Why Deep Reinforcement Learning Can Help Improve Trading Efficiency

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What is Deep Reinforcement Learning?

Imagine that you wake up one morning, totally committed to the idea of getting yourself a cat. You head straight to the closest shelter to adopt your new pal. Once you get back home, you start introducing your tiny new roommate to its new home. At first, the cat looks a little bit confused due to the unfamiliar environment. After a few minutes, though, it cautiously starts making its first steps around and explore. What it will do next is try to figure out and get used to the new surroundings. A sniff here and there and a paw-touch for this and that is the way it starts getting familiar with the environment. What it does is collect information on how the surrounding objects respond to its actions. That way, the cat can analyze the feedback and settle in its new home, far quicker. The conclusions it draws from the reaction of the environment to its actions will help it make informative choices in the future. The collected feedback improves its decision making on issues like, for example — which spot has the best characteristics for a good nap, which area of the floor gets the most sunlight, which are the good-to-eat plants and which are the don’t-touch-or-you-will-get-spanked ones, etc. in the most effective way. With the course of time, the longer the cat interacts with the surrounding environment, the better decision-maker it becomes* and the more comfortable it starts to feel.

*at least in theory

Deep Reinforcement Learning in Practice

The first major breakthrough in DRL application came from DeepMind and its efforts on achieving human-level control in 7 Atari games in 2013. Later on, the idea of the project was expanded and it focused on training DQN agents (bots powered by DeepMind’s deep Q-network algorithms) on 50 different Atari games, with no prior knowledge of the rules. The results, presented in DeepMind’s paper, revealed a successful human-level performance at almost 50% of the games with some scenarios even performing at a level superior to a professional human game tester. At the time of publishing, this appeared to be a very significant achievement when compared to all the present machine learning methodologies.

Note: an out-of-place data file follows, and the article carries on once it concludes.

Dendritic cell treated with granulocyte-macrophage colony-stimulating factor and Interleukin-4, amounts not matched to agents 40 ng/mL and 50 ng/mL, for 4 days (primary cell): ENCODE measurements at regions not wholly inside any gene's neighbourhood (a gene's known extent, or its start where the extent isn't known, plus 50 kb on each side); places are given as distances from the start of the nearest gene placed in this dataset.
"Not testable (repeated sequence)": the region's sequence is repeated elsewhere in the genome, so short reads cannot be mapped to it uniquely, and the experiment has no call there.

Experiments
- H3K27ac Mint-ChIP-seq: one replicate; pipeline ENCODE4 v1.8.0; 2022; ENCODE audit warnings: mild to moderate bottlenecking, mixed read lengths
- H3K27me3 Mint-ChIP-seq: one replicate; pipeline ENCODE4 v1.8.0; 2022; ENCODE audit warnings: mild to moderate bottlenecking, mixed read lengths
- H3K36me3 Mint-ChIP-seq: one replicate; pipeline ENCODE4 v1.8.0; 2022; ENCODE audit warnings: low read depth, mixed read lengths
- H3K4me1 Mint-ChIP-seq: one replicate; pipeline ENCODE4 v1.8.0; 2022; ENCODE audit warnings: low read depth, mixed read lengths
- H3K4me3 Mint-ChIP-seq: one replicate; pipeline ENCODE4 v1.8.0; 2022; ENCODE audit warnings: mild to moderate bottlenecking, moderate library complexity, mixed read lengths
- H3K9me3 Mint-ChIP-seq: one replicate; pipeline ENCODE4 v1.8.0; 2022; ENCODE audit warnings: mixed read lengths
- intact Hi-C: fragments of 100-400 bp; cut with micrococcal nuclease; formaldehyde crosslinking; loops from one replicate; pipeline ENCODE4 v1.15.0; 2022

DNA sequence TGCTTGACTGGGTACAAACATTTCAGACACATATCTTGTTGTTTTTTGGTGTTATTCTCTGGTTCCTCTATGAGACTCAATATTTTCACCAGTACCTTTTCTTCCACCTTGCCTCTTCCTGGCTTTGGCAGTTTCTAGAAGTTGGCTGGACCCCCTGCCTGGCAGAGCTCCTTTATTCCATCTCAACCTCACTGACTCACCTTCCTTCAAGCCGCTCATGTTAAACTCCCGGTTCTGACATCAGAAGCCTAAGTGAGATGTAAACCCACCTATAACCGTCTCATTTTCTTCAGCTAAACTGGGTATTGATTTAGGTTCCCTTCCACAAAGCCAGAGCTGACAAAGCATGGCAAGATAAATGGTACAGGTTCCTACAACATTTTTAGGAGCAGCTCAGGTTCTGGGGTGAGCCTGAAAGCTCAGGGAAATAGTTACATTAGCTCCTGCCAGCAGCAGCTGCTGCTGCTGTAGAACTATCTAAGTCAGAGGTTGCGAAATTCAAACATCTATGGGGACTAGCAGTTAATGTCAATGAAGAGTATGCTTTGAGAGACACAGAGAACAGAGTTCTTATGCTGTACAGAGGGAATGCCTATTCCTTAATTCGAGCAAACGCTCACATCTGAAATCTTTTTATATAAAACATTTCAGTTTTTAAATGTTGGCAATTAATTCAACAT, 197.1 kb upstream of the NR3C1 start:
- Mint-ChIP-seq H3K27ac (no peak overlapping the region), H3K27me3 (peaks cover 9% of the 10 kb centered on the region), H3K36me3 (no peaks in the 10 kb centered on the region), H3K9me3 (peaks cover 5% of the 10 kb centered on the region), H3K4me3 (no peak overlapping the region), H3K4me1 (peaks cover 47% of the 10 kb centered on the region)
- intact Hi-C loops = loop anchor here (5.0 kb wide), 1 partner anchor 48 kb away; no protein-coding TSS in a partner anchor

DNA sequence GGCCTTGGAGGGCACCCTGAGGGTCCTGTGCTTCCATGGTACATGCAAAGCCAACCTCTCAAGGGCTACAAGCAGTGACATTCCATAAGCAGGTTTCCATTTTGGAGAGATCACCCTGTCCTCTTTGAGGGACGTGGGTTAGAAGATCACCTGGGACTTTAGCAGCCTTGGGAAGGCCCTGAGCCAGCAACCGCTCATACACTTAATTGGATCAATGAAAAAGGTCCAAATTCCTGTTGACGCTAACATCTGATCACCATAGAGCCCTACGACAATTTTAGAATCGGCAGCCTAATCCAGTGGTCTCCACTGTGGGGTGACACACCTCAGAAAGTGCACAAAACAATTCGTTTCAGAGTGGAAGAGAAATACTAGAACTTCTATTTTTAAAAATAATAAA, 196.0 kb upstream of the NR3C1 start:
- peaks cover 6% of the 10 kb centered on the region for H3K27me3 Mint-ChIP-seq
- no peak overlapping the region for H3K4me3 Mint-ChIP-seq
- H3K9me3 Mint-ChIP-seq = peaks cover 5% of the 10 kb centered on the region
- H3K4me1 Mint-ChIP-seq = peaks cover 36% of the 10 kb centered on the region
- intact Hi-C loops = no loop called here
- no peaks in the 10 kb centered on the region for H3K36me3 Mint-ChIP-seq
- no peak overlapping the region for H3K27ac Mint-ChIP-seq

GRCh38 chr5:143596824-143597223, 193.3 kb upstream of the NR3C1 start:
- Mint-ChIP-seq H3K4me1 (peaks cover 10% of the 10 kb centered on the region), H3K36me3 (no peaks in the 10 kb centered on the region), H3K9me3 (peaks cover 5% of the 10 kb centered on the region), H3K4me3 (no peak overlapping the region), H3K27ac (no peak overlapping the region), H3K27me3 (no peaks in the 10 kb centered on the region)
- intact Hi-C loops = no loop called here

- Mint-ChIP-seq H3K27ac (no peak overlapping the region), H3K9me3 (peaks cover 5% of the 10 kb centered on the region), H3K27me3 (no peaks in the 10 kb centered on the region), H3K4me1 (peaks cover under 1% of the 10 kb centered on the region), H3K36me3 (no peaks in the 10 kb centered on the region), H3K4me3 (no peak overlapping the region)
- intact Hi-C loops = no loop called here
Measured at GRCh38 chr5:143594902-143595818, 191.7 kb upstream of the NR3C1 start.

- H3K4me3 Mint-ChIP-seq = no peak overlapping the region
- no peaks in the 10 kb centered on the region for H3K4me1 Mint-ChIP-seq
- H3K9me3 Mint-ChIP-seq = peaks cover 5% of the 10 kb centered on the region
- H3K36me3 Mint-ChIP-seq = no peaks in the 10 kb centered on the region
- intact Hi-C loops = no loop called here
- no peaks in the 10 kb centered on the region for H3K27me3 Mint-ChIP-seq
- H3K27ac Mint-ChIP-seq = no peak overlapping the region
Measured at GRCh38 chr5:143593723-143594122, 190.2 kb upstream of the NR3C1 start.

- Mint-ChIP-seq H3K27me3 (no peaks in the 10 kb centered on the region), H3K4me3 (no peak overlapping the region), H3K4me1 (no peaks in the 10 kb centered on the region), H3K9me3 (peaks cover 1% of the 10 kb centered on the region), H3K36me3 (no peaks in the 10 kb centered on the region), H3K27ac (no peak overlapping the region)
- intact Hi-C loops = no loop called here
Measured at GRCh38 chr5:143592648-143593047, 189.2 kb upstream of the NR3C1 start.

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Source: DeepMind (https://deepmind.com/blog/deep-reinforcement-learning/)
A video that illustrates the improvement in the performance of DQN after 100, 200, 400 and 600 training scenarios. Source: DeepMind
Emergence of Locomotion Behaviours in Rich Environment: https://arxiv.org/pdf/1707.02286.pdf
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Souce: Pixelart

Deep Reinforcement Learning in Trading

For now, most studies, conducted on the DRL framework are related to robotics and gameplay. There is not so much work, focused on the application of deep reinforcement learning in trading. Although the adoption is in its early stage, there are some studies, already, that point out the superiority of DRL algorithms when compared to existing automated trading mechanisms in terms of performance. This means deep reinforcement learning can help in the process of handling some of the most complex issues, typical for the nature of financial markets:

  • Agents’ actions may result in long-term consequences that other machine-learning mechanisms are unable to measure;
  • Agents’ actions also have short-term effects on the current market conditions which makes the environment highly unpredictable;

1. Agent

In this case, the agent is the trader. He opens his trading account, checks the current market situation and makes a trading decision.

2. Environment

The environment where the trading agent operates is, obviously, the market. However, the market is full of other agents as well — both human and computer-driven. The interaction between all agents within the particular environment is what makes things quite complicated.

3. State

The state of the environment (the market) usually is unclear to the agent (unless he has some sort of insider information or technological advantage over other market participants) — he is not aware of the number of other agents, their actions, their positions, order specifications, etc.

4. Reward

The reward function is another characteristic, crucial for the success of the deep reinforcement learning algorithm. If the reward function is naively driven by the absolute maximization of potential profits, the algorithm will start placing highly-risky bets, underestimating the potential losses in the name of reaching its ultimate goal. In reality, traders strive for optimal Sharpe ratios, which has proven to be the most efficient reward scenario for DRL algorithms.

Why Deep Reinforcement Learning Can Help Improve Trading Efficiency

The application of deep reinforcement learning for trading still remains largely unexplored. However, the promise that the learning mechanism shows in other fields has attracted researchers’ interest and canalized efforts towards the exploration of DRL for trading.

Are we there yet?

Although way more flexible and powerful, a deep reinforcement learning agent still requires millions of test scenarios to become flawless at what it does (think of AlphaGo, for example). Also, despite those types of agents are closer to autonomy, they still require an operator to reward their actions as either positive or negative, exactly like the case with your pet — should it decide that your new shoes are the perfect breakfast, the chance is slim for it to be rewarded.

Driving growth to FinTech startups, blockchain ventures, banks, and asset managers. Consulting | Planning | Writing | Reaping rewards. https://viktortachev.com/

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